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This article is the result of an exploration of the Museum’s oral history collection to answer the question: why do some French-speaking people decide to settle in a majority English-speaking area? The reasons can be complex, but language is one major “pull” factor. Video clips from interviews with Ben Maréga, Saïda Ouchaou-Ozarowski, and Quitterie Hervouet help us understand how language influenced their decisions to live in Winnipeg, Vancouver, and Toronto.

In February 1998, widespread ethnic tensions led to an outbreak of armed conflict between the forces of the Federal Republic of Yugoslavia (FRY) and the Kosovo Liberation Army (KLA). Some 350,000 Kosovars fled to neighbouring countries in search of safe haven. The United Nations High Commissioner for Refugees (UNHCR) appealed to the international community to provide these refugees with temporary protection until they could return home. In 1999, over 7,000 Kosovar refugees arrived in Canada.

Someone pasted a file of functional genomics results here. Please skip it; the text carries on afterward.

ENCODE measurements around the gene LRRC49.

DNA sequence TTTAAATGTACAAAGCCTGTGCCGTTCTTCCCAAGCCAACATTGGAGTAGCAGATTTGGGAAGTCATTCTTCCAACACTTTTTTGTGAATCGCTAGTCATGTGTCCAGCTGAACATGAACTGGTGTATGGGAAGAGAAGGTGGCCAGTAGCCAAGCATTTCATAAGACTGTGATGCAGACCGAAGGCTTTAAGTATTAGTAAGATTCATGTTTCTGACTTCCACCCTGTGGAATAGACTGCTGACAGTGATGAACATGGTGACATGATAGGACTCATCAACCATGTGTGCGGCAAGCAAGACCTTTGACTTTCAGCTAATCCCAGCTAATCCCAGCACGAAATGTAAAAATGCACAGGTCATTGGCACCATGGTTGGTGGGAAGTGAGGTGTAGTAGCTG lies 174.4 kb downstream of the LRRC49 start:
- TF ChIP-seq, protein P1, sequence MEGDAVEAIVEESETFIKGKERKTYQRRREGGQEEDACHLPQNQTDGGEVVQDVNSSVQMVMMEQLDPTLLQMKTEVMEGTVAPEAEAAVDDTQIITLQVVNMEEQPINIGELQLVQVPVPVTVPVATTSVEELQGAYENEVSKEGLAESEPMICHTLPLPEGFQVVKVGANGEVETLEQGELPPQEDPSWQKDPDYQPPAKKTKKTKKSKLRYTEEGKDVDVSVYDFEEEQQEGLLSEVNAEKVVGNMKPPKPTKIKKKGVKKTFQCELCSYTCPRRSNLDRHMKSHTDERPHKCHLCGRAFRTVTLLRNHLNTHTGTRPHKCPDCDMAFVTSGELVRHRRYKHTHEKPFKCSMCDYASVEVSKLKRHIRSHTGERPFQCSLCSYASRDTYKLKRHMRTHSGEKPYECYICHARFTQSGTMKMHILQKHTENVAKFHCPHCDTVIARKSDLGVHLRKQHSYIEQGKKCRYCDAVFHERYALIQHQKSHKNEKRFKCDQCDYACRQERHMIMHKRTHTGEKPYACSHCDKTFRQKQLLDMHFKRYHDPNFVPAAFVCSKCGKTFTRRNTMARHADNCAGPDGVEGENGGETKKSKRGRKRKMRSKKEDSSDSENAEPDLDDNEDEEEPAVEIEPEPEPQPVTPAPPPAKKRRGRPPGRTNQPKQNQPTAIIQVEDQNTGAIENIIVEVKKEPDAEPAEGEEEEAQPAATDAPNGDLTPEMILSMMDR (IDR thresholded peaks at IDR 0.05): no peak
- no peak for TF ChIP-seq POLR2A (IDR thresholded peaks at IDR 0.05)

In September 1973, Chile’s military staged a coup d’état leading to the removal of Salvador Allende, the country’s first socialist to be democratically elected as president. The military regime’s subsequent campaign of repression forced some 200,000 Chileans to seek safe haven elsewhere. Heightened public awareness and lobbying pressured the Canadian federal government to loosen existing exclusionary immigration criteria. This permitted nearly 7,000 refugees from Chile to enter Canada.

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